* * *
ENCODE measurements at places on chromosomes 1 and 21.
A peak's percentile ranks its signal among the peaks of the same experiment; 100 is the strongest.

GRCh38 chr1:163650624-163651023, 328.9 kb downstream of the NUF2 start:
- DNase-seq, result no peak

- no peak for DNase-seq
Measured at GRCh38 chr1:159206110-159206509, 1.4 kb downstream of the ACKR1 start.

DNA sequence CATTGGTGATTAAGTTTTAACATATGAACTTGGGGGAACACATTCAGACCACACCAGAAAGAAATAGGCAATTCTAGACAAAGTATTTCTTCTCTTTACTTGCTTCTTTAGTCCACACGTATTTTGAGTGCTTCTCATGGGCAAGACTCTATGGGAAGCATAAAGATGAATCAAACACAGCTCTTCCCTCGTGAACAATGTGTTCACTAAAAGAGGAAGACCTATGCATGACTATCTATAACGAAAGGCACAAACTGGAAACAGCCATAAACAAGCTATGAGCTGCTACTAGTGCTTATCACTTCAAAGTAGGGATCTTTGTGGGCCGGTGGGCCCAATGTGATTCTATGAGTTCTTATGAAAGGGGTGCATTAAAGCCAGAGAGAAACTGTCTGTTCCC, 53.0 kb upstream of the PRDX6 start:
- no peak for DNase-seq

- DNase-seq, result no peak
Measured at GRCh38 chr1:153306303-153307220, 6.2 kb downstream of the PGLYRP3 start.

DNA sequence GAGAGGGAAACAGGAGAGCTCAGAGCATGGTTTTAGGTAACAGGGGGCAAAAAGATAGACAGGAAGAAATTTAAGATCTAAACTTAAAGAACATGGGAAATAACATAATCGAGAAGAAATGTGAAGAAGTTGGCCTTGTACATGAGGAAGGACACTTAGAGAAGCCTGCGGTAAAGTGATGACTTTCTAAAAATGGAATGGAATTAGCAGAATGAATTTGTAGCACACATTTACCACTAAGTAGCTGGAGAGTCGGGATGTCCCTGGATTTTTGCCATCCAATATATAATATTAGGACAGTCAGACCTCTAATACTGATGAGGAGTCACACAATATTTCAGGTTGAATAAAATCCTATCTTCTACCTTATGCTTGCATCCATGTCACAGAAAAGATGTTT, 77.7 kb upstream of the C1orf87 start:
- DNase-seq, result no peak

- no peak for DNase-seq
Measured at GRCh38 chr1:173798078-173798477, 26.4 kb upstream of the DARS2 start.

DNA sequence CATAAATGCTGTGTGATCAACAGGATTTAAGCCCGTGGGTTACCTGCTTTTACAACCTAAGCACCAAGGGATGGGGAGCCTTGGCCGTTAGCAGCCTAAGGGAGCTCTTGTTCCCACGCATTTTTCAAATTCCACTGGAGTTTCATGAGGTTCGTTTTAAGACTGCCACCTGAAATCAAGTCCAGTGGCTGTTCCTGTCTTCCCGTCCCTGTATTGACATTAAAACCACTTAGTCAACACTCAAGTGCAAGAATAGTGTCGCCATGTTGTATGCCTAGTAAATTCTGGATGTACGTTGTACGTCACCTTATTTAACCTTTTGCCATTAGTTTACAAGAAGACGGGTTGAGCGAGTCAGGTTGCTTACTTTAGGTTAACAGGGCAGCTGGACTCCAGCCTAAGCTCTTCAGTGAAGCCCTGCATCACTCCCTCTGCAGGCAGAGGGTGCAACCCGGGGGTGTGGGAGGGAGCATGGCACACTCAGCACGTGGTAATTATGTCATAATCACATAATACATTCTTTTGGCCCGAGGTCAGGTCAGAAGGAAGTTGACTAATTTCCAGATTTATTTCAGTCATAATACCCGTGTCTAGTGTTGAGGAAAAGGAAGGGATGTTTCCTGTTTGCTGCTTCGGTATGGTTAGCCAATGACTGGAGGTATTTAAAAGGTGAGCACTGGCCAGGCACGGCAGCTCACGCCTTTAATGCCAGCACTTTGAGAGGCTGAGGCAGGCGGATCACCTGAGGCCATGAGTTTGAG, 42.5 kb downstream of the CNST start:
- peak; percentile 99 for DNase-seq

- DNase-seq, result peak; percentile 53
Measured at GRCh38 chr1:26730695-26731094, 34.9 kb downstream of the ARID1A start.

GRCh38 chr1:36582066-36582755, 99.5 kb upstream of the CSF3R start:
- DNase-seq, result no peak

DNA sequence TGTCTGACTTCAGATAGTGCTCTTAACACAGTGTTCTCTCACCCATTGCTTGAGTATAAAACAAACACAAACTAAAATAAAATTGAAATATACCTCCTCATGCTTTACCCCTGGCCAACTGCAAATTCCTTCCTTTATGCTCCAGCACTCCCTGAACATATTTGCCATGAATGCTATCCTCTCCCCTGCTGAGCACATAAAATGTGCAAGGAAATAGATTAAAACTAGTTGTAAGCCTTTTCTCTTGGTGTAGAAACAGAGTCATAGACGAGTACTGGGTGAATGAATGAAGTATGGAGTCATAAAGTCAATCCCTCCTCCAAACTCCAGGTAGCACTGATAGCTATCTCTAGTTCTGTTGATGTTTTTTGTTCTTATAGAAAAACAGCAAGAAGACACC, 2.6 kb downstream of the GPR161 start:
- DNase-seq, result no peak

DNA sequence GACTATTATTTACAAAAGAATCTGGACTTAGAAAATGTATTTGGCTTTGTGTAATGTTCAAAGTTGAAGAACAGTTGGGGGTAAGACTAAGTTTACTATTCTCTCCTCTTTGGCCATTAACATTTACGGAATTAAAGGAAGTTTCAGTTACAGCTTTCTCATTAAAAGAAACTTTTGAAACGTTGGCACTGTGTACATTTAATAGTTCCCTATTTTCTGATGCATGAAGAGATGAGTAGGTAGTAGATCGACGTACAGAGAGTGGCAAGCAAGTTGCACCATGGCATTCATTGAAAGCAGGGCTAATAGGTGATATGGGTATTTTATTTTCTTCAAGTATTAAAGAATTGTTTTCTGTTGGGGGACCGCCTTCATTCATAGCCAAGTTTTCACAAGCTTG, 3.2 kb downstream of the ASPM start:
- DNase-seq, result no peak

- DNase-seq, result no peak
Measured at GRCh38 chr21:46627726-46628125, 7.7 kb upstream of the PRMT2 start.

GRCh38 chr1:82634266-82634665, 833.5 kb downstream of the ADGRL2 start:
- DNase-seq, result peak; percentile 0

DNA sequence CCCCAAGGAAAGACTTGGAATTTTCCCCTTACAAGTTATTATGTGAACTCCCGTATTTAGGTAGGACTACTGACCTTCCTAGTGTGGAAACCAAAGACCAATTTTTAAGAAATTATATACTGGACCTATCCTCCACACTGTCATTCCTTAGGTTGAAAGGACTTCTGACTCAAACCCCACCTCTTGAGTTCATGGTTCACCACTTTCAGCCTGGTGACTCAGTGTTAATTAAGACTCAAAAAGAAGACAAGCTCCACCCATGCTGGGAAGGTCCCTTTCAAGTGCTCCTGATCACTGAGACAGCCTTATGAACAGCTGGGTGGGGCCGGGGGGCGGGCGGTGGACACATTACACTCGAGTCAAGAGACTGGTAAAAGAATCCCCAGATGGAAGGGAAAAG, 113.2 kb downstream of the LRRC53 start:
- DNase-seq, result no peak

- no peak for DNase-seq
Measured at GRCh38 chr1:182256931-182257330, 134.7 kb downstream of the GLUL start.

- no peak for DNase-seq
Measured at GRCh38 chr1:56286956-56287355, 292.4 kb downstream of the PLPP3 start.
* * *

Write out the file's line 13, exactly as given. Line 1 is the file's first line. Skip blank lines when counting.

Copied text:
- no peak for DNase-seq